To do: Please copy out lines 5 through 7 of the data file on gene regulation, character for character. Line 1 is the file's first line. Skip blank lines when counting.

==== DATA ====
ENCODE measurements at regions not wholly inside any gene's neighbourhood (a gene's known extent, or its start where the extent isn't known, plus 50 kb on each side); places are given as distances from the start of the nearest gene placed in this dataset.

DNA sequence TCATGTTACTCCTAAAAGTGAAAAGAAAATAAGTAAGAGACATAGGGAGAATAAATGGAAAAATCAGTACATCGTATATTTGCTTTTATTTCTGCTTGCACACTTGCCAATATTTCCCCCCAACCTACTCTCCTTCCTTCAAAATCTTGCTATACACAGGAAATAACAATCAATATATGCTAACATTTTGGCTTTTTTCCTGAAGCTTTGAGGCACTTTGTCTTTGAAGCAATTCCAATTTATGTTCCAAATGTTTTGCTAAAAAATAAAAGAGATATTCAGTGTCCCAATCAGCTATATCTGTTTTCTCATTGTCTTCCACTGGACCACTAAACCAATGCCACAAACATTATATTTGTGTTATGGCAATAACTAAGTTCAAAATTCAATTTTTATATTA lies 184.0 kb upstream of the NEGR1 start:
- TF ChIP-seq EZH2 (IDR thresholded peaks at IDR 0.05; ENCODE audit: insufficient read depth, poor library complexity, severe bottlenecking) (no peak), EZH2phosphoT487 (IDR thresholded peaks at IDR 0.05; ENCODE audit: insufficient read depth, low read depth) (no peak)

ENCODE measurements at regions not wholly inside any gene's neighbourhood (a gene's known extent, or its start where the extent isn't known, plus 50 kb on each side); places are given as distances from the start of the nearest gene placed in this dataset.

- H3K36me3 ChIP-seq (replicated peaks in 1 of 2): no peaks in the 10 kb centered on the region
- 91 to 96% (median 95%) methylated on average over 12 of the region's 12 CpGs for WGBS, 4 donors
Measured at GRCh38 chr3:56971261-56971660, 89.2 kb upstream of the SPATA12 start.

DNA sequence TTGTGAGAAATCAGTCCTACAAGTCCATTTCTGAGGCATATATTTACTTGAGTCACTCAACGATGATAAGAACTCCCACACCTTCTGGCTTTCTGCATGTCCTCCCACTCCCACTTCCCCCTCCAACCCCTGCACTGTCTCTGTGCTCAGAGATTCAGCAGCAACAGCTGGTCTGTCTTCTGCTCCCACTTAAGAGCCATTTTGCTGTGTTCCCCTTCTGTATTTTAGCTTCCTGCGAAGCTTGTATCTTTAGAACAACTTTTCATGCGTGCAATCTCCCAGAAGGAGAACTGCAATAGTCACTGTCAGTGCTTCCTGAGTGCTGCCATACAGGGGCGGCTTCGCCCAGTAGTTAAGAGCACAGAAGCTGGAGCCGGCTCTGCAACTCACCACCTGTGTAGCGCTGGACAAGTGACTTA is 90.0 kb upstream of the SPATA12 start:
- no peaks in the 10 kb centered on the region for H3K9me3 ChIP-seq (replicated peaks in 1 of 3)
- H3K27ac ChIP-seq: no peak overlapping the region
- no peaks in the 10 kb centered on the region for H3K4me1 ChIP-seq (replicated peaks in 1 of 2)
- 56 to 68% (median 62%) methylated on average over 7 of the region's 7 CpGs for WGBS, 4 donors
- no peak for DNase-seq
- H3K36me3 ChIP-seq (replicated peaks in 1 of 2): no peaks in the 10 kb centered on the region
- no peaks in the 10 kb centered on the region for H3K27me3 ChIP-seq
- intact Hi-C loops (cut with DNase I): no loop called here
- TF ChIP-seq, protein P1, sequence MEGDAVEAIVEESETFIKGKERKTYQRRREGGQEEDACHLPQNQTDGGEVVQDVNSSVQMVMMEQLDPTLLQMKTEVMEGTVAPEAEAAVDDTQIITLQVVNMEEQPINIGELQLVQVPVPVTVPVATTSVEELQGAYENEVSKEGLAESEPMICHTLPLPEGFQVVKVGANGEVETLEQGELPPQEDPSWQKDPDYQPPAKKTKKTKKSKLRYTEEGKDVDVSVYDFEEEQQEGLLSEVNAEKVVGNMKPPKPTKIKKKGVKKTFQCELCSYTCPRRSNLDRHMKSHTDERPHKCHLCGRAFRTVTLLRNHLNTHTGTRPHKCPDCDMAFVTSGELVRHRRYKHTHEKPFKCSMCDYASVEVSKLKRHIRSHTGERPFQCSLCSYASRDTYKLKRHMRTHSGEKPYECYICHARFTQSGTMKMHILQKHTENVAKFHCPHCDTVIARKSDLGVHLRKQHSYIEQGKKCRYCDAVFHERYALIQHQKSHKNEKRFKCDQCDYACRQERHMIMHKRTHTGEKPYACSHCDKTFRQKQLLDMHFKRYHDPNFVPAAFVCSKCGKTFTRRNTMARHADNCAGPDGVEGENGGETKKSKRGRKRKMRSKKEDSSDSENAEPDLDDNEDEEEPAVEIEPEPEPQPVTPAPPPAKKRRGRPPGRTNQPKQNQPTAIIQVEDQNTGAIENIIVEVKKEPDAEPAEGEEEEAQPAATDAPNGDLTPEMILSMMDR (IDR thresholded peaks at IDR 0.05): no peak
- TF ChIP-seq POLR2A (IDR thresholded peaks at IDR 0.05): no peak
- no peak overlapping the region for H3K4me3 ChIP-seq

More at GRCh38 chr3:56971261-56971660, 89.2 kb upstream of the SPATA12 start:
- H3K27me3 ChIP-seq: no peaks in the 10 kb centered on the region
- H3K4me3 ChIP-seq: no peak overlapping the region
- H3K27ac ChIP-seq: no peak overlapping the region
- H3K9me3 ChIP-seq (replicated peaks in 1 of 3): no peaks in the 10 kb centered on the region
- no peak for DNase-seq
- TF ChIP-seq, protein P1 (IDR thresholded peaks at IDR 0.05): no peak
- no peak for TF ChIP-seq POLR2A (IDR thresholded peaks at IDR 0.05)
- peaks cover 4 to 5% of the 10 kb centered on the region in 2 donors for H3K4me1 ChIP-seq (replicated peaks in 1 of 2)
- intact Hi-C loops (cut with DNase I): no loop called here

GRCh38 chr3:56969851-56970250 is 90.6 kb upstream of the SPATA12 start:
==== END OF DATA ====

- H3K36me3 ChIP-seq (replicated peaks in 1 of 2): no peaks in the 10 kb centered on the region
- 91 to 96% (median 95%) methylated on average over 12 of the region's 12 CpGs for WGBS, 4 donors
Measured at GRCh38 chr3:56971261-56971660, 89.2 kb upstream of the SPATA12 start.